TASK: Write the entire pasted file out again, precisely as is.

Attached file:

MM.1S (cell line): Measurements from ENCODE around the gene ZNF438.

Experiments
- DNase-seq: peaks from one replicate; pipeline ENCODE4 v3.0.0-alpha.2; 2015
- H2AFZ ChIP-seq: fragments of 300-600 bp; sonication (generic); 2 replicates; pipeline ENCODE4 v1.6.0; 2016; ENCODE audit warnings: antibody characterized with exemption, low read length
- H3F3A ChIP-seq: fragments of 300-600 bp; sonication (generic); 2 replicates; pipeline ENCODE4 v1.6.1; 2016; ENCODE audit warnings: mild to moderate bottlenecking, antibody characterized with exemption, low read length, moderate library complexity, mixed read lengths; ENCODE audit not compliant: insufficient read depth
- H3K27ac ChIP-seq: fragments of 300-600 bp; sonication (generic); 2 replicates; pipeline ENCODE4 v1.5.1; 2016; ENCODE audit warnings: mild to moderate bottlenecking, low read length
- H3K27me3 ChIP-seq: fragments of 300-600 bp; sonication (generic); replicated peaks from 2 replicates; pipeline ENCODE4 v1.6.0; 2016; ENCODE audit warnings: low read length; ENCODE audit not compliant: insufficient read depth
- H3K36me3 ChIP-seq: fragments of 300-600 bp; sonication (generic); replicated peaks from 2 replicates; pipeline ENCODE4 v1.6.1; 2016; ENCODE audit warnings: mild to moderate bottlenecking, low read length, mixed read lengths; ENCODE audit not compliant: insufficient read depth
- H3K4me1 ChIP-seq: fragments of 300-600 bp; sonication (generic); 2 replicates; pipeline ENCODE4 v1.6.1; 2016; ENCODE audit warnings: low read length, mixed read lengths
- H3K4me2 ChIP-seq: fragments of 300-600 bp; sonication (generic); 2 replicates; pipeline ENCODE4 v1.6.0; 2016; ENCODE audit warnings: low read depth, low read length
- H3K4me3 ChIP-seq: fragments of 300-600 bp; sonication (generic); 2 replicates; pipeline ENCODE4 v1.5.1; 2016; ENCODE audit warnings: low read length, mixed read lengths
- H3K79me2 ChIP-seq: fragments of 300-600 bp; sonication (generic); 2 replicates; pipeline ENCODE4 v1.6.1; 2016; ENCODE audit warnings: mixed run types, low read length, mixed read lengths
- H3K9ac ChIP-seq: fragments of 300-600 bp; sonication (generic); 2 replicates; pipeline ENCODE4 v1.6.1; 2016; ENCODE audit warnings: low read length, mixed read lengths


MM.1S (cell line): Measurements from ENCODE around the gene ZNF438.

Experiments
- DNase-seq: peaks from one replicate; pipeline ENCODE4 v3.0.0-alpha.2; 2015
- H2AFZ ChIP-seq: fragments of 300-600 bp; sonication (generic); 2 replicates; pipeline ENCODE4 v1.6.0; 2016; ENCODE audit warnings: antibody characterized with exemption, low read length
- H3F3A ChIP-seq: fragments of 300-600 bp; sonication (generic); 2 replicates; pipeline ENCODE4 v1.6.1; 2016; ENCODE audit warnings: mild to moderate bottlenecking, antibody characterized with exemption, low read length, moderate library complexity, mixed read lengths; ENCODE audit not compliant: insufficient read depth
- H3K27ac ChIP-seq: fragments of 300-600 bp; sonication (generic); 2 replicates; pipeline ENCODE4 v1.5.1; 2016; ENCODE audit warnings: mild to moderate bottlenecking, low read length
- H3K27me3 ChIP-seq: fragments of 300-600 bp; sonication (generic); replicated peaks from 2 replicates; pipeline ENCODE4 v1.6.0; 2016; ENCODE audit warnings: low read length; ENCODE audit not compliant: insufficient read depth
- H3K36me3 ChIP-seq: fragments of 300-600 bp; sonication (generic); replicated peaks from 2 replicates; pipeline ENCODE4 v1.6.1; 2016; ENCODE audit warnings: mild to moderate bottlenecking, low read length, mixed read lengths; ENCODE audit not compliant: insufficient read depth
- H3K4me1 ChIP-seq: fragments of 300-600 bp; sonication (generic); 2 replicates; pipeline ENCODE4 v1.6.1; 2016; ENCODE audit warnings: low read length, mixed read lengths
- H3K4me2 ChIP-seq: fragments of 300-600 bp; sonication (generic); 2 replicates; pipeline ENCODE4 v1.6.0; 2016; ENCODE audit warnings: low read depth, low read length
- H3K4me3 ChIP-seq: fragments of 300-600 bp; sonication (generic); 2 replicates; pipeline ENCODE4 v1.5.1; 2016; ENCODE audit warnings: low read length, mixed read lengths
- H3K79me2 ChIP-seq: fragments of 300-600 bp; sonication (generic); 2 replicates; pipeline ENCODE4 v1.6.1; 2016; ENCODE audit warnings: mixed run types, low read length, mixed read lengths
- H3K9ac ChIP-seq: fragments of 300-600 bp; sonication (generic); 2 replicates; pipeline ENCODE4 v1.6.1; 2016; ENCODE audit warnings: low read length, mixed read lengths